Die Isarspatzen, Herbert Beckh und das Tanzorchester des Bayerischer Rundfunks München have recorded a German version of the song "Der fröhliche Wanderer". Electrola released that recording in 1955 as catalog number EG 8082.[5][6][7]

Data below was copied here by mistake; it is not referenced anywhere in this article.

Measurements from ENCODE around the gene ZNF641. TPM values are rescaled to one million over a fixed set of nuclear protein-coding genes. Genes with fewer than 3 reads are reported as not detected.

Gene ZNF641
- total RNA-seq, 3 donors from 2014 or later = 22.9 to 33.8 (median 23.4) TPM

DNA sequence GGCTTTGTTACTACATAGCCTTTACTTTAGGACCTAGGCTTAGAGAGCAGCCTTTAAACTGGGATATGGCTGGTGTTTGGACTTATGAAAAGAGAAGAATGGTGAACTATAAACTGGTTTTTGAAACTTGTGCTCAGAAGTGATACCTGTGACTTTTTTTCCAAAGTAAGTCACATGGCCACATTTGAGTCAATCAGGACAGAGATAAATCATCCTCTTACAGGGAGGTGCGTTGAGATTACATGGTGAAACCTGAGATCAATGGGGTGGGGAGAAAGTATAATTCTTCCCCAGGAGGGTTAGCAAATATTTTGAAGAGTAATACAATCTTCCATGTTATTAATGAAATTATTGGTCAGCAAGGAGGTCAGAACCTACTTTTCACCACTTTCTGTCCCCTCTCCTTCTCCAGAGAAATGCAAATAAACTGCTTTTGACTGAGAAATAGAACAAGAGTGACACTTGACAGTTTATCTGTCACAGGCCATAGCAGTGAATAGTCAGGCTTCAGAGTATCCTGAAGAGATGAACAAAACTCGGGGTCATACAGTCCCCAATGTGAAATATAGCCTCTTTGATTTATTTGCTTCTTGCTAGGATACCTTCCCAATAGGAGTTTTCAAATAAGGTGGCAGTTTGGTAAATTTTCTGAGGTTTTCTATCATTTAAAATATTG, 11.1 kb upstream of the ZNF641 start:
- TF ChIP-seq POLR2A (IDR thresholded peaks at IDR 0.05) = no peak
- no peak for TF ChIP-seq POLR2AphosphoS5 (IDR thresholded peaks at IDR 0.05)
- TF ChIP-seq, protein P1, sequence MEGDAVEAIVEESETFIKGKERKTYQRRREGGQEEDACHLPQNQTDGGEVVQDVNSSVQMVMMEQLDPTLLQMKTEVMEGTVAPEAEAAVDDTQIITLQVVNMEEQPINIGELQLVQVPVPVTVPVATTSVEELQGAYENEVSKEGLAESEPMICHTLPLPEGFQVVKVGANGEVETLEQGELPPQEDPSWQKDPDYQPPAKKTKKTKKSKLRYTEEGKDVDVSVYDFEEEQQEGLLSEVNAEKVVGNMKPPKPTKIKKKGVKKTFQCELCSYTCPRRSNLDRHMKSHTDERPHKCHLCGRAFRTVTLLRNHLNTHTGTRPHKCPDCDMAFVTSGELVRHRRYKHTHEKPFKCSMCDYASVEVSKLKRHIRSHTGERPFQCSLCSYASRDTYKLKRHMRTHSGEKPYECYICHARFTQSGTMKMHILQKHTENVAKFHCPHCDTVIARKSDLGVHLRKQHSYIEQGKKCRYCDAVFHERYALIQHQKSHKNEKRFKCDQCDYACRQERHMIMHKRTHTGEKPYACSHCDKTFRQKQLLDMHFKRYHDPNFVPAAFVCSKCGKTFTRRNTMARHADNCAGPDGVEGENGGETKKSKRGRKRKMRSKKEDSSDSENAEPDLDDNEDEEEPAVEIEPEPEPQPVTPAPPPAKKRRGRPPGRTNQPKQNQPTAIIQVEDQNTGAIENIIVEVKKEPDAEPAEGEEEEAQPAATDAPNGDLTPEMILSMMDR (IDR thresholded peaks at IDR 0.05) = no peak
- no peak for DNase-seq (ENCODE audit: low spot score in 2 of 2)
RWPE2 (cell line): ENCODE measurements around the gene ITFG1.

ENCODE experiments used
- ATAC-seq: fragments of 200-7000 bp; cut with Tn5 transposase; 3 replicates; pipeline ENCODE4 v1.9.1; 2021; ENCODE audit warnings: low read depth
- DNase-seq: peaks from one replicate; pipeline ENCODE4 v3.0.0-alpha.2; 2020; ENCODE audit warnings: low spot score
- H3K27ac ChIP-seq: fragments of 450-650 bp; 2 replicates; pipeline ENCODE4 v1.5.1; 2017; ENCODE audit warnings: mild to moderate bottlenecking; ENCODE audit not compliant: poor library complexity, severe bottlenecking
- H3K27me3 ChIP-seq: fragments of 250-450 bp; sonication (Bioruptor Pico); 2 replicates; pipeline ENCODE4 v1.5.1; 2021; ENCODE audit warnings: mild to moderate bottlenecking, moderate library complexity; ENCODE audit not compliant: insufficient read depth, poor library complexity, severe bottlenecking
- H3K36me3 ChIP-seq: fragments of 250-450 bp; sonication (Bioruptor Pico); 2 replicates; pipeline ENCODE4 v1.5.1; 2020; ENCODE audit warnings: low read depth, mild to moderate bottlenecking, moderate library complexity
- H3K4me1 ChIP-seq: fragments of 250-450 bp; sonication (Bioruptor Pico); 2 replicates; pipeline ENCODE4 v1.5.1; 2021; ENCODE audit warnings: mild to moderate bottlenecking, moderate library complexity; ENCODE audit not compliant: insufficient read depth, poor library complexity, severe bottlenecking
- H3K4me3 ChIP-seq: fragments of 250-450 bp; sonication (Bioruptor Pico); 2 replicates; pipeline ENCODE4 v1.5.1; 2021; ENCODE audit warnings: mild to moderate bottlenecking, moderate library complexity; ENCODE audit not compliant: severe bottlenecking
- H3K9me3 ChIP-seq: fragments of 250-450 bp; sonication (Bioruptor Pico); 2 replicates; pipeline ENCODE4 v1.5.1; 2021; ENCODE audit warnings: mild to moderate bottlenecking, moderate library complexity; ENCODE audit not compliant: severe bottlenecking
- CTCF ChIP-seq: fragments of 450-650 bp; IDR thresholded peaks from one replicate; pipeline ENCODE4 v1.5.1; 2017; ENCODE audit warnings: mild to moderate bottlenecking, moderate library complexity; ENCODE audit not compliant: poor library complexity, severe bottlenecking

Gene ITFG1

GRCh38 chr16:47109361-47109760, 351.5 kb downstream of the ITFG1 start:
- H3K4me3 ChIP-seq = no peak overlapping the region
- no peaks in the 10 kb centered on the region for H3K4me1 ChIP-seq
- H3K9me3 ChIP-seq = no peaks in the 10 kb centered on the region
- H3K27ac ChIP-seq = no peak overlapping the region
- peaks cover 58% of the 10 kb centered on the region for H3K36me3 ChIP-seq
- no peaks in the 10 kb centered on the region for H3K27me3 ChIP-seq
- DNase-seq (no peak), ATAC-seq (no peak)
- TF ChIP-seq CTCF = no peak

The song's German lyrics have been translated into several languages, and it has since become a choir classic. The first adaptation into another language was done by a Belgian woman, Andrée Mazy, who came up with versions in Dutch-Flemish and French.[8] Since in Dutch folk songs "valderi-valdera" (pronounced "falderi-faldera") is more common than the German "falleri-fallera", she used the Dutch model in both versions. When Antonia Ridge was writing the English lyrics,[8] she became acquainted with the French version of the song, with "valderi-valdera", pronounced with a true soft /v/ instead of the voiceless /f/, and borrowed it over into the English version mainly for euphonic reasons (less military sounding).[9] During WWII, a more military version of the song became immensely popular with the German paratroopers.[10] Although Friedrich-Wilhelm Möller reportedly composed "Mein Vater war ein Wandersmann" shortly after World War II, Steven Spielberg's 1993 historical drama film, Schindler's List, contains a scene in which a group is singing the tune, mixed with another German folk song, in a nightclub during that war.[11]